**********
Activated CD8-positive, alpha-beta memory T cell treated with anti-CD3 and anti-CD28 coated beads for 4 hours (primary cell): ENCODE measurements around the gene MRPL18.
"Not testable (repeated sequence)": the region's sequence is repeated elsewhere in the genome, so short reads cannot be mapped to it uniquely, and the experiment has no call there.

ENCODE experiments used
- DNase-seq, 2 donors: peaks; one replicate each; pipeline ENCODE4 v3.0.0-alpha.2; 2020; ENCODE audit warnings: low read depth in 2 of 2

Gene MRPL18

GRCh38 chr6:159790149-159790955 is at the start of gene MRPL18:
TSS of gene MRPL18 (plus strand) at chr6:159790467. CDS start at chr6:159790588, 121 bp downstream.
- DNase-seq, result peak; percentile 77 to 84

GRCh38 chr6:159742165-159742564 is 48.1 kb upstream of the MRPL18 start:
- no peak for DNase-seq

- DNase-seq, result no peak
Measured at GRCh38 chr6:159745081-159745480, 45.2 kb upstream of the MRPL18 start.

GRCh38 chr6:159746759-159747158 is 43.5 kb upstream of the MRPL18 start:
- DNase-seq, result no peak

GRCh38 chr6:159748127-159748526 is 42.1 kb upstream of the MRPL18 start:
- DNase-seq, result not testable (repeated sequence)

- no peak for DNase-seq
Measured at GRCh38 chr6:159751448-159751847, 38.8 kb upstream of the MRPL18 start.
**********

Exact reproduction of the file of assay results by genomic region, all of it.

Activated CD8-positive, alpha-beta memory T cell treated with anti-CD3 and anti-CD28 coated beads for 4 hours (primary cell): ENCODE measurements around the gene MRPL18.
"Not testable (repeated sequence)": the region's sequence is repeated elsewhere in the genome, so short reads cannot be mapped to it uniquely, and the experiment has no call there.

ENCODE experiments used
- DNase-seq, 2 donors: peaks; one replicate each; pipeline ENCODE4 v3.0.0-alpha.2; 2020; ENCODE audit warnings: low read depth in 2 of 2

Gene MRPL18

GRCh38 chr6:159790149-159790955 is at the start of gene MRPL18:
TSS of gene MRPL18 (plus strand) at chr6:159790467. CDS start at chr6:159790588, 121 bp downstream.
- DNase-seq, result peak; percentile 77 to 84

GRCh38 chr6:159742165-159742564 is 48.1 kb upstream of the MRPL18 start:
- no peak for DNase-seq

- DNase-seq, result no peak
Measured at GRCh38 chr6:159745081-159745480, 45.2 kb upstream of the MRPL18 start.

GRCh38 chr6:159746759-159747158 is 43.5 kb upstream of the MRPL18 start:
- DNase-seq, result no peak

GRCh38 chr6:159748127-159748526 is 42.1 kb upstream of the MRPL18 start:
- DNase-seq, result not testable (repeated sequence)

- no peak for DNase-seq
Measured at GRCh38 chr6:159751448-159751847, 38.8 kb upstream of the MRPL18 start.